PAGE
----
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Faith and Freedom

Faith and Freedom

The Institute on Religion and Democracy

(p.146) Chapter Five Faith and Freedom
Public Pulpits
University of Chicago Press

The Institute on Religion and Democracy began with a bang. It issued from a report fired across the bow of the United Methodist Church in 1980, aimed at challenging the “peace-and-justice” course set by leaders of the Methodist General Board of Church and Society and the General Board of Global Ministries. “Most Methodist church-goers would react with disbelief, even anger,” the report began, “to be told that a significant portion of their weekly offerings were being siphoned off to groups supporting the Palestine Liberation Organization, the governments of Cuba and Vietnam, and the pro-Soviet totalitarian movements of Latin America, Asia and Africa, and several violence-prone fringe groups in this country,” so charged the report's author, David Jessup, a new member of the United Methodist Church in a large suburban congregation outside Washington, D.C.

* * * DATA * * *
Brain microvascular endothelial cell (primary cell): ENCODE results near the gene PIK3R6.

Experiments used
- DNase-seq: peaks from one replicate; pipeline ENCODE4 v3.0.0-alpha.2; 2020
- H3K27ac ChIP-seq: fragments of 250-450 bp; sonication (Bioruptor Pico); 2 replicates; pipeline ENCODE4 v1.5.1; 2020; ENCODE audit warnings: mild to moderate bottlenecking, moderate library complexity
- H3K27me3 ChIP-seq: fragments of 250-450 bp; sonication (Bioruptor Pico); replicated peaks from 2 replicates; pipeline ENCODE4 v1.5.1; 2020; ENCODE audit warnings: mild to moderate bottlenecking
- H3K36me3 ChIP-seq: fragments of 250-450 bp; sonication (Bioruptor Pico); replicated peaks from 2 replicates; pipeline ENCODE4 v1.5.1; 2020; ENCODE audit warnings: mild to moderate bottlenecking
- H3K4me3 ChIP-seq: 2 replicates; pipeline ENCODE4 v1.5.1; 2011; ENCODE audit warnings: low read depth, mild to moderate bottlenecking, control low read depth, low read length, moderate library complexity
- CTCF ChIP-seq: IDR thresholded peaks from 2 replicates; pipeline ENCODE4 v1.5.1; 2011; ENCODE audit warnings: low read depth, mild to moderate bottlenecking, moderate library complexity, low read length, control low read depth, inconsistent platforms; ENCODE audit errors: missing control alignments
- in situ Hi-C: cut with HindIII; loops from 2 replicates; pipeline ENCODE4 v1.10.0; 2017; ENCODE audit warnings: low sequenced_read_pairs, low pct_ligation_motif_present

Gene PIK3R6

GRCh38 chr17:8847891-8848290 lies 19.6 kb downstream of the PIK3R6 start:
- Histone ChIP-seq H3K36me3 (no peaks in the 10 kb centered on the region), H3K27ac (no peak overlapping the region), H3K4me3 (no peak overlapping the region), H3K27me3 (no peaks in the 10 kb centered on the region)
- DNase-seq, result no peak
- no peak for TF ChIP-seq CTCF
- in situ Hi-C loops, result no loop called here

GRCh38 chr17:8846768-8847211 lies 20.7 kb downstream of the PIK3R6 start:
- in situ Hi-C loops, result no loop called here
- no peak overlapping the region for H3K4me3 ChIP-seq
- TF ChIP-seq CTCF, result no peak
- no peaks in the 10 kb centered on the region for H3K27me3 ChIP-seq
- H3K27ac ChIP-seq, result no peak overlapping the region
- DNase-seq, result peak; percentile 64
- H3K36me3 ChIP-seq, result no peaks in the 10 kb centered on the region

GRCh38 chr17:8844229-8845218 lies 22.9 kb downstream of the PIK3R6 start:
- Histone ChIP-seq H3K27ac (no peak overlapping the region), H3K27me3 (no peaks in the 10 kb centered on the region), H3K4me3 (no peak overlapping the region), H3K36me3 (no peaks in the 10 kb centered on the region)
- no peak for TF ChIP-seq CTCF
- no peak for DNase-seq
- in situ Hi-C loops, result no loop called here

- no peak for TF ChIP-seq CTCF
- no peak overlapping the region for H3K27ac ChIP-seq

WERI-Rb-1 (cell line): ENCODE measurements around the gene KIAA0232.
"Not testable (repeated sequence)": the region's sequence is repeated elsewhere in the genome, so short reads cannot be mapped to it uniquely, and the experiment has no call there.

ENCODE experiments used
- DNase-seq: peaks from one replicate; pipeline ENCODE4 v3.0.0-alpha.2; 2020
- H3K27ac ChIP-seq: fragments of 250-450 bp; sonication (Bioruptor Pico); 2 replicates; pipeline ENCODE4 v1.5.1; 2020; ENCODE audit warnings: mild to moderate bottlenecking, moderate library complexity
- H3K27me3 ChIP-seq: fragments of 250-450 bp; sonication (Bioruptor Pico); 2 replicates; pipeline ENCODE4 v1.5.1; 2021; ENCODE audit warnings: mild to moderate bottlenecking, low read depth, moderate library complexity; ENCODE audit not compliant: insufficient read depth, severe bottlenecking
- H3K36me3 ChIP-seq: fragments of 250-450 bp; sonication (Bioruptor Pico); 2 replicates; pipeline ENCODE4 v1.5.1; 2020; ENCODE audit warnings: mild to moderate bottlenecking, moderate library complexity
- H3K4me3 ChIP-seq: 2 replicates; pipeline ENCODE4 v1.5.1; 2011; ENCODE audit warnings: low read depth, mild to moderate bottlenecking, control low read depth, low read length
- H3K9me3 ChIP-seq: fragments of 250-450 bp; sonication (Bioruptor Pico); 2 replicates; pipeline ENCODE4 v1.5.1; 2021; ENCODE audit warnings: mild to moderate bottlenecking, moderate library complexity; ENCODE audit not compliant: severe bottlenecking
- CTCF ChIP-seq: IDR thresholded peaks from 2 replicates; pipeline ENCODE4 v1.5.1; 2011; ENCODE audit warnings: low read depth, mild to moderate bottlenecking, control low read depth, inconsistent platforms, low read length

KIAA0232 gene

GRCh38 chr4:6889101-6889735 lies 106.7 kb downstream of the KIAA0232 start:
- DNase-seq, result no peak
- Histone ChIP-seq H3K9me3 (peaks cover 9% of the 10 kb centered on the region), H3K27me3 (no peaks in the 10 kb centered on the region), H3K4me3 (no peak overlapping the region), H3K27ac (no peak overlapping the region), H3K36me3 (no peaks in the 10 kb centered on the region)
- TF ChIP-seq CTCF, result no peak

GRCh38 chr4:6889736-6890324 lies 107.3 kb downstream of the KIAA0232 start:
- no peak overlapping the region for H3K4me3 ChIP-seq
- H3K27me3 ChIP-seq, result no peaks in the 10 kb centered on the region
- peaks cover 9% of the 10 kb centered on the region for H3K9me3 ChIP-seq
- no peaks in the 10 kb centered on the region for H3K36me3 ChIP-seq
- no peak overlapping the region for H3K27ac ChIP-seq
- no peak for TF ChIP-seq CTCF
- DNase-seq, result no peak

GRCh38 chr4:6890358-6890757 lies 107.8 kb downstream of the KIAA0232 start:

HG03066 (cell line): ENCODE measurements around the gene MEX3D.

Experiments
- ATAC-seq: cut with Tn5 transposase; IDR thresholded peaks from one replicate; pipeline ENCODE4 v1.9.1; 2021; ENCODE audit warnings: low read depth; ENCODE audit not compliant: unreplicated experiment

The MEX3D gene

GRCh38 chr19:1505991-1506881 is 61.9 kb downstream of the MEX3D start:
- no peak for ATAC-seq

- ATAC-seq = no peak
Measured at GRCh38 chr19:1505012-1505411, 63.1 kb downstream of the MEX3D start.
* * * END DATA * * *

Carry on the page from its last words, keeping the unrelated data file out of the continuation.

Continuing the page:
Keywords:   Institute on Religion and Democracy, United Methodist Church, peace, justice, church, Palestine Liberation Organization, Cuba, Vietnam, David Jessup

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